This is an attempt at a resolution of the contradiction between the two statements of R. Yose. It could be that R. Yose is stringent in cases of idolatry. He would hold that in cases involving idolatry when there are two causes, the product is still prohibited (i.e. the case of the mishnah with the falling leaves) but lenient in other cases (the case of orlah). The problem is that the Talmud cites another case involving idolatry. These cases are also “this and that are causes.” The manure fertilizes the field, but so does the dirt that is already there. The vetch fattens the cow, but so does other food. And yet the Talmud suggests the R. Yose is the lenient baraita because even in cases of idolatry he holds that two causes are permitted.
The Talmud rejects the identification of the baraitot and suggests that instead of a dispute between R. Yose and the rabbis, we have here a dispute between R. Eliezer and the rabbis. This means that R. Yose can be stringent in the case of idolatry (the mishnah) but lenient in other cases (orlah).
The following section will attempt to identify which dispute between the rabbis and R. Eliezer is also about cases in which there are two causes.
Yesterday’s section referred to a case where a field was fertilized with the product of idolatry or a cow fattened with the product of idolatry. It was suggested the R. Eliezer was stringent and the rabbis were lenient. Thus R. Eliezer holds that when there are two causes, the product is prohibited and the rabbis hold the product is permitted. The Talmud now searches for the source of this dispute.
Eliezer and the rabbis disagree over a case where two pieces of leaven (starter dough) fall into a batch of dough and cause the dough to rise (neither was sufficient in and of itself). One of these pieces is terumah and can be eaten only by priests, and one is non-sacred and can be eaten by anyone. According to R. Eliezer, the status of the dough follows whatever the last piece of leaven was, because this is the leaven that causes fermentation. Abaye adds that if the forbidden leaven was left in there, then in all cases the dough is prohibited. Thus R. Eliezer seems to hold that in cases with two causes, one permitted and one prohibited, the result is prohibited. The rabbis would be lenient. This seems to locate the dispute between the two baraitot in yesterday’s section.
The problem with the above suggestion is that it depends on Abaye’s explanation of R. Eliezer. Abaye is the one who implied that in cases of two causes R. Eliezer prohibits. Abaye’s explanation allows us to pair R. Eliezer and the sages dispute with the two baraitot concerning the field fertilized with idolatry or cow fed with idolatry. But the simple reading of R. Eliezer is that the ruling depends on which substance is put in last. If the permitted leaven was put in last, R. Eliezer may permit the dough even though the forbidden dough was still present. In other words, R. Eliezer may not hold that in all cases of two causes the result is prohibited. He may hold that the principle is that we simply follow whatever was put in last.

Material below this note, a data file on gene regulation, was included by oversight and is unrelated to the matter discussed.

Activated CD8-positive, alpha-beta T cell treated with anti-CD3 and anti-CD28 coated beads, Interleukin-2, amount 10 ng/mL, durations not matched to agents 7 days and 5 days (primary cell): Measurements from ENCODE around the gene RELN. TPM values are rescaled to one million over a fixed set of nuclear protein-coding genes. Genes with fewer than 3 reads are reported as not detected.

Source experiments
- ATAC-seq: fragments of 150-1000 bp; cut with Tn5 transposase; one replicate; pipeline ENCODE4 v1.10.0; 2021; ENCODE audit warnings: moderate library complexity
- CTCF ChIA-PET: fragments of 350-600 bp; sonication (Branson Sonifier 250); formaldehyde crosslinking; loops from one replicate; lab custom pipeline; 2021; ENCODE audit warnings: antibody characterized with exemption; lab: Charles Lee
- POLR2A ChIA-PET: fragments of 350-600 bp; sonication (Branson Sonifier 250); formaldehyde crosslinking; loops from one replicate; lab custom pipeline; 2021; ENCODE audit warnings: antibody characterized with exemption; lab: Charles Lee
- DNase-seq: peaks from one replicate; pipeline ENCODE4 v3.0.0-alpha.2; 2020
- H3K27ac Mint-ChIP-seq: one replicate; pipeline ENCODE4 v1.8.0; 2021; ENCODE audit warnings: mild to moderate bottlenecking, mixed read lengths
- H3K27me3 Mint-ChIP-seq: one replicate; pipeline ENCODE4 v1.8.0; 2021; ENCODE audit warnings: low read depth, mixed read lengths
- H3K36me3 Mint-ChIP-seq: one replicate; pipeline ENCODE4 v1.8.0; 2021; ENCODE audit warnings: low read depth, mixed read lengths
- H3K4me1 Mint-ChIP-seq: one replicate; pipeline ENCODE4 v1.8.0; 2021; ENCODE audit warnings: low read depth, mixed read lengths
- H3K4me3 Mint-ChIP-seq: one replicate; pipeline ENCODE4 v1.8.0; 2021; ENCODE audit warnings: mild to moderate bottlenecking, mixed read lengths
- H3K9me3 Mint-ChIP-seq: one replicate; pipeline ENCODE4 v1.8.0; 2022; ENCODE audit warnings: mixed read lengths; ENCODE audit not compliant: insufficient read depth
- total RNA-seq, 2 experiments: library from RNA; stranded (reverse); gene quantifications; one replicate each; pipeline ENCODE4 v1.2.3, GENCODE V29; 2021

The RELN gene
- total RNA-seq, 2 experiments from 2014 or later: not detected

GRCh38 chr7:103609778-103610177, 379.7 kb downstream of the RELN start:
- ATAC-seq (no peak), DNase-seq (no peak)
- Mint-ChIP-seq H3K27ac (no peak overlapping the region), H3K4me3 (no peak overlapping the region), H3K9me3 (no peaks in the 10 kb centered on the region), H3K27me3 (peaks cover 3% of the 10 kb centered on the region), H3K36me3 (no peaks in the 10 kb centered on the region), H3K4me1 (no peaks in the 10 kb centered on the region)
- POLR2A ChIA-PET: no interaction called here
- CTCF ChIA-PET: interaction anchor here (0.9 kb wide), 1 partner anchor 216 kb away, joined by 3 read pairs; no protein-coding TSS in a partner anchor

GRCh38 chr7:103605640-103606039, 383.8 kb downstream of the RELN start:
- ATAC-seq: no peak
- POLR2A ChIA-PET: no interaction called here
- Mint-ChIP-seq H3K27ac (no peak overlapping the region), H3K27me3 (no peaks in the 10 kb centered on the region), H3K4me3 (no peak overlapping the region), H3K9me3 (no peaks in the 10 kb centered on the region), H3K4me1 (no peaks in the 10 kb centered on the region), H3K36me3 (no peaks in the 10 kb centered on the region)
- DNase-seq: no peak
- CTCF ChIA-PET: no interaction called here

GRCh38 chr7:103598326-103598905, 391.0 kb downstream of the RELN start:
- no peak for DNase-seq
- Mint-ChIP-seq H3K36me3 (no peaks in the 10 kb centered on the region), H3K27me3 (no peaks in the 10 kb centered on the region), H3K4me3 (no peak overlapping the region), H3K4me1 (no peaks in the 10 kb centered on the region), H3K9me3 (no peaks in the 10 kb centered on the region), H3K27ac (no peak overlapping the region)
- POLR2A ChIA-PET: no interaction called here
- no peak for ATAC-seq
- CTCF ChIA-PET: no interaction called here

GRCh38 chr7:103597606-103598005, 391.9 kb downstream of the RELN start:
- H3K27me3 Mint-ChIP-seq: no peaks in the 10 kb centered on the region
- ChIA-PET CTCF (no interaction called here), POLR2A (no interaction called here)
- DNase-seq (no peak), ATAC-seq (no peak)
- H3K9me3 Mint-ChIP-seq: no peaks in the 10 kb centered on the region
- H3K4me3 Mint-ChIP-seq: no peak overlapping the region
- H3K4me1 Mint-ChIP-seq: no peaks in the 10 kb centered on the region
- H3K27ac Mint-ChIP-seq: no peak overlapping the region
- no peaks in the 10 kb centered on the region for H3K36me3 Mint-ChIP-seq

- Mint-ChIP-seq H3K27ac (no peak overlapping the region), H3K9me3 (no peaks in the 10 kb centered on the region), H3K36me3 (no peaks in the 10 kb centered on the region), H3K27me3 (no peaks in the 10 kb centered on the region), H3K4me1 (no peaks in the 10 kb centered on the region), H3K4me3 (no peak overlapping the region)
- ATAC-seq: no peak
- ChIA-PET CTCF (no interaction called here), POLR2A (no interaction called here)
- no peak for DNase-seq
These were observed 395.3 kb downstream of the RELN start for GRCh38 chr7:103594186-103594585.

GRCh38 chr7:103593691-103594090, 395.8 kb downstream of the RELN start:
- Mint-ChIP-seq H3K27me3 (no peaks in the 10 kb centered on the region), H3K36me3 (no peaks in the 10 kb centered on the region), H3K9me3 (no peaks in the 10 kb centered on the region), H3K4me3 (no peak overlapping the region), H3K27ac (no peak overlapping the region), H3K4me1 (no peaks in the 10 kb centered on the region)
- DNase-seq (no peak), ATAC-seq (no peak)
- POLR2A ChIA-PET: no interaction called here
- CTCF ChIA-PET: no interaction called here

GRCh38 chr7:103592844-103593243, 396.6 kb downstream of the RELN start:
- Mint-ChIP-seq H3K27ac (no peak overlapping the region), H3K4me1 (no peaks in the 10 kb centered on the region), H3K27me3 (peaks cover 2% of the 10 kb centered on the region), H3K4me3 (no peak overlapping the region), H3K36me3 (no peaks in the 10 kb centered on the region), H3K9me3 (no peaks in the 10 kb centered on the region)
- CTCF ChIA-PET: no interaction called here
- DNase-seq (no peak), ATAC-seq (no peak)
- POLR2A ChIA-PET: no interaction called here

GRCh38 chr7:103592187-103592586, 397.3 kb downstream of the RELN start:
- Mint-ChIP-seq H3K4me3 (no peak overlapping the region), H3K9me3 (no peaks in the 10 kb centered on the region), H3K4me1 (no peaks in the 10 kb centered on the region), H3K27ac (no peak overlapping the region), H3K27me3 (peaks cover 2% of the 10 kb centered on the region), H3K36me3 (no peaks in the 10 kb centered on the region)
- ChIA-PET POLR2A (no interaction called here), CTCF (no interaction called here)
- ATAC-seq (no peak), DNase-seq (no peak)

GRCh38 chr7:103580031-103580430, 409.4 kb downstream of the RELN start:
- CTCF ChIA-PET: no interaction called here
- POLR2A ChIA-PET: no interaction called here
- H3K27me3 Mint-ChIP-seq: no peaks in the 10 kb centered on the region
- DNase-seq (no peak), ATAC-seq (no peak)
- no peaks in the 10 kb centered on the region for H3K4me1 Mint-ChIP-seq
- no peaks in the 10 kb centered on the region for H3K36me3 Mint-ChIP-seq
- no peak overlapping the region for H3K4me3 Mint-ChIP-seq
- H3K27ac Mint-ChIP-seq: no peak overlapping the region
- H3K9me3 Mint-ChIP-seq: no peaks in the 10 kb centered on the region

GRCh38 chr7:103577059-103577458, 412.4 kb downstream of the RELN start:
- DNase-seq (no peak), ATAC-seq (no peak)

We are still trying to identify the authors of the two baraitot concerning a field fertilized with manure from an idolatrous source or a cow fed with food used in idol worship. Earlier we said that this was R. Eliezer and the sages. The Talmud now brings another dispute between these two parties.
Eliezer refers to a situation in which bread was baked in an oven heated up with wood from an asherah tree. This is another case of “this and that cause” for the prohibited wood and the permitted oven were used to cook the bread. Thus R. Eliezer is the strict opinion—in cases where there are two causes, one prohibited and one permitted, the rule is stringent.
We have identified R. Eliezer as representing the view that when there are two causes, the product is prohibited. But who are the rabbis who disagree with him. It can’t be the rabbis in that very mishnah, because they rule even more strictly.
The second possibility is that it refers to the rabbis in the mishnah about the two leavening agents, one prohibited and one permitted. They hold that no matter what order they are put into the dough, the dough is permitted. But just because they are lenient when it comes to terumah dough does not mean that they are lenient even with regard to idolatry.
The Talmud resolves the matter by saying that R. Yose does hold that when there are two causes the product is permitted, as we saw in the case of planting a nut of orlah—it is permitted to use what grows because there were two causes, nut and ground. So why then does he say that it is problematic to plant under an asherah tree because the leaves will fertilize the plant? This, the Talmud answers, was not his own opinion. He was only responding to the rabbis—you rabbis who hold that when there are two causes the product is prohibited should hold that planting under an asherah should be prohibited even in the winter.
And the rabbis would say it is permitted because while there is a gain in fertilization, there is also a loss because the shade prevents them from getting sun.
It is forbidden to plant under an asherah tree, even in the winter.
The produce in this garden is prohibited in accordance with R. Yose.